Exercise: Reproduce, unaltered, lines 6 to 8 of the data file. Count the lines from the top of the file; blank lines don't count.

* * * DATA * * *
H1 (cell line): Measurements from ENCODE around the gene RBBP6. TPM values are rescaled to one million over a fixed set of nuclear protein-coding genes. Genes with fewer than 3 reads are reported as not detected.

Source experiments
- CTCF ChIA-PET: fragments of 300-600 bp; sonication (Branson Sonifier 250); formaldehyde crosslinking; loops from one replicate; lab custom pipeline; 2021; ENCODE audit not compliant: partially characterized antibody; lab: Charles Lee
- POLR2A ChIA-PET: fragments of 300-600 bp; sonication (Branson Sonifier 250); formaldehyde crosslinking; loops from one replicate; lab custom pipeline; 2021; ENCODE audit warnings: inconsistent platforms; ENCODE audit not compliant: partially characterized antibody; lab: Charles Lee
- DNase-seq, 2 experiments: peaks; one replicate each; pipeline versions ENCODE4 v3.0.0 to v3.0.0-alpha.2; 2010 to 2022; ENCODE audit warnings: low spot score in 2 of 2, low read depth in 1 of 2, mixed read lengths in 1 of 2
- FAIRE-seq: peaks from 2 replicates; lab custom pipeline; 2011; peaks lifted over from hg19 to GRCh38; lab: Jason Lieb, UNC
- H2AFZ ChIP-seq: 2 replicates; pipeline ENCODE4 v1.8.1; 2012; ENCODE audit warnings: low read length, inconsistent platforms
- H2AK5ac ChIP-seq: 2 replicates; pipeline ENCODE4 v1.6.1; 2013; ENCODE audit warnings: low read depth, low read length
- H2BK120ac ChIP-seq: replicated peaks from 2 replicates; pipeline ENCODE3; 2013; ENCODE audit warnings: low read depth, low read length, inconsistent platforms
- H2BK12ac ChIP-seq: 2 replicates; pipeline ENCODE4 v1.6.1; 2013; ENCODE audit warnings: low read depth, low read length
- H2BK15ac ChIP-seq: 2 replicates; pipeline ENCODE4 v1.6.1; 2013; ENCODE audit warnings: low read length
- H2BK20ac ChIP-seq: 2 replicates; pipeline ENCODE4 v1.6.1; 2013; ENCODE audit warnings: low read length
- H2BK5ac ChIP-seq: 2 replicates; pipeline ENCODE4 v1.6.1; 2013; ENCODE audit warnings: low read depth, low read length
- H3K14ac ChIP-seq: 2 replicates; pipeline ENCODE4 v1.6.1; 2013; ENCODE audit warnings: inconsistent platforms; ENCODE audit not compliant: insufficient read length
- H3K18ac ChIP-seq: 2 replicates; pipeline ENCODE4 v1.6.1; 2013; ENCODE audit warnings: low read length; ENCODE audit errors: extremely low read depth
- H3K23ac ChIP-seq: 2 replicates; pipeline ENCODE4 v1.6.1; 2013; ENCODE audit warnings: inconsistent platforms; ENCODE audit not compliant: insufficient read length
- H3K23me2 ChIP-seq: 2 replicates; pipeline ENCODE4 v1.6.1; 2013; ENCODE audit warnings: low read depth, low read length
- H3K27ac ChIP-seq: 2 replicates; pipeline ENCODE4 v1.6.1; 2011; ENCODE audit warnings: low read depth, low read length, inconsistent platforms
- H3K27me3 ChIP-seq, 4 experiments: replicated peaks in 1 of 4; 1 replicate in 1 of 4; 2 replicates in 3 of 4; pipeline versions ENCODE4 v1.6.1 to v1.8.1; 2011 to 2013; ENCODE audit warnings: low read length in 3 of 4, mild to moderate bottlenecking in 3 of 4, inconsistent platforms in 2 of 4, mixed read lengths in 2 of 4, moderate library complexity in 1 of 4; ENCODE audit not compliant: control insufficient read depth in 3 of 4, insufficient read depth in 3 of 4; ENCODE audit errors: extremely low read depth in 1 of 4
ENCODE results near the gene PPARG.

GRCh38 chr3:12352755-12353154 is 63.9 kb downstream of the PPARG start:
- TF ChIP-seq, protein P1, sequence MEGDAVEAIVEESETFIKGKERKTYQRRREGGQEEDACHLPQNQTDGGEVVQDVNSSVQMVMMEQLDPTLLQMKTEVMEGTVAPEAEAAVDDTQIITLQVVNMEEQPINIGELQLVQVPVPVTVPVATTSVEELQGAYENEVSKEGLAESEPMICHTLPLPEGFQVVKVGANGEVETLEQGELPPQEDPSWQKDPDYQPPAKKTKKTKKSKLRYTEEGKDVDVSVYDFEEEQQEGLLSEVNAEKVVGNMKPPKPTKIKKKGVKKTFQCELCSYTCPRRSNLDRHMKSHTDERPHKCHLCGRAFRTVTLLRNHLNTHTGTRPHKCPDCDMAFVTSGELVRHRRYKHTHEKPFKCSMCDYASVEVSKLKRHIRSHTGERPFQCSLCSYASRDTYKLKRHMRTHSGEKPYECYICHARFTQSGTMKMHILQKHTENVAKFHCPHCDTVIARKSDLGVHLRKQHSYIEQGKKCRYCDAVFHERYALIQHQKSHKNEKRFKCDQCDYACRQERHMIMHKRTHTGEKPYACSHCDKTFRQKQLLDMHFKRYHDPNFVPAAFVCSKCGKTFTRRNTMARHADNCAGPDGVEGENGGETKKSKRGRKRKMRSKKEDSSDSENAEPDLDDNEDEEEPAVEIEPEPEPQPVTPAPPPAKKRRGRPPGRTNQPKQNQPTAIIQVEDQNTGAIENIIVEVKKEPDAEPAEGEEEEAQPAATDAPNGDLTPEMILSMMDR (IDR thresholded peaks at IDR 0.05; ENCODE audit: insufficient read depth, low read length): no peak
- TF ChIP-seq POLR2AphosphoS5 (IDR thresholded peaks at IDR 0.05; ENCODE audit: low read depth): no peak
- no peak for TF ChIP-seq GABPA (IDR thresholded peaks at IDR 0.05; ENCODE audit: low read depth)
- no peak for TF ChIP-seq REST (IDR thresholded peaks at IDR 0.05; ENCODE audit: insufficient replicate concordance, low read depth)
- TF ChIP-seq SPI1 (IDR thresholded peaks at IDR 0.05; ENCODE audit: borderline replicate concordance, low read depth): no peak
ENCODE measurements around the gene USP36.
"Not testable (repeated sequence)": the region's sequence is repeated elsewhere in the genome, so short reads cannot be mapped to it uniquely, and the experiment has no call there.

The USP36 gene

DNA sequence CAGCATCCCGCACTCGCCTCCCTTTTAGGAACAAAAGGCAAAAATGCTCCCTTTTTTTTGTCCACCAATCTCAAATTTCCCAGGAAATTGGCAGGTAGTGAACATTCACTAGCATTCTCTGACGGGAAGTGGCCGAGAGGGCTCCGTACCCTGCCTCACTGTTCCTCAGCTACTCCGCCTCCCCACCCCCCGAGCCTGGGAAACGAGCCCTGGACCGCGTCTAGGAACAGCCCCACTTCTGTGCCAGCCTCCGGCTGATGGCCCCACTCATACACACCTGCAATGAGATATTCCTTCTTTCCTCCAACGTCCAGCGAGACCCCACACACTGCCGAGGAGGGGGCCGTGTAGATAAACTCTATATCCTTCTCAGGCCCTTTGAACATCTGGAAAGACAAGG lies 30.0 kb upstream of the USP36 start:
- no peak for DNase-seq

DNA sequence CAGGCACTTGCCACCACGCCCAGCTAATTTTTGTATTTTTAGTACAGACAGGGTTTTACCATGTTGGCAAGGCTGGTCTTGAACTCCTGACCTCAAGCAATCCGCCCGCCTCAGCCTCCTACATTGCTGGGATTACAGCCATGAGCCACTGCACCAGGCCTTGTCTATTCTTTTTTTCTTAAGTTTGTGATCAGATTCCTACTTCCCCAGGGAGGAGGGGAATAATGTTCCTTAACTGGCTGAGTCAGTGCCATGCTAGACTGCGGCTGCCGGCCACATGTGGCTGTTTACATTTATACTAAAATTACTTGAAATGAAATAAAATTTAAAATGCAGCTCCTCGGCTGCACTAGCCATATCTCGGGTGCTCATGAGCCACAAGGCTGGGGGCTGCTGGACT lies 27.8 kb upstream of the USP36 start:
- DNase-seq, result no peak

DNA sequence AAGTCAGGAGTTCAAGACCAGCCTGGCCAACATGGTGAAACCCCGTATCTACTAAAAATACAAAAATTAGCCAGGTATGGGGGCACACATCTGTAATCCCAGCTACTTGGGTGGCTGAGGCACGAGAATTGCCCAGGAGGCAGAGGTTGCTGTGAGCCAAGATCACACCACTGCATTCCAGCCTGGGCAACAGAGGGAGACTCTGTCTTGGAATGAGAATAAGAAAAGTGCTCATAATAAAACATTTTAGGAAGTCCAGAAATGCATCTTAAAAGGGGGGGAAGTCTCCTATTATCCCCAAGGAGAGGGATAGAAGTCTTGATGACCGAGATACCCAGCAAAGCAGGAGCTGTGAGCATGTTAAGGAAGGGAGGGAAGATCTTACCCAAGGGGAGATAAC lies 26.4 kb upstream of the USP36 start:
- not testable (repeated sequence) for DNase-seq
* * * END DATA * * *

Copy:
- FAIRE-seq: peaks from 2 replicates; lab custom pipeline; 2011; peaks lifted over from hg19 to GRCh38; lab: Jason Lieb, UNC
- H2AFZ ChIP-seq: 2 replicates; pipeline ENCODE4 v1.8.1; 2012; ENCODE audit warnings: low read length, inconsistent platforms
- H2AK5ac ChIP-seq: 2 replicates; pipeline ENCODE4 v1.6.1; 2013; ENCODE audit warnings: low read depth, low read length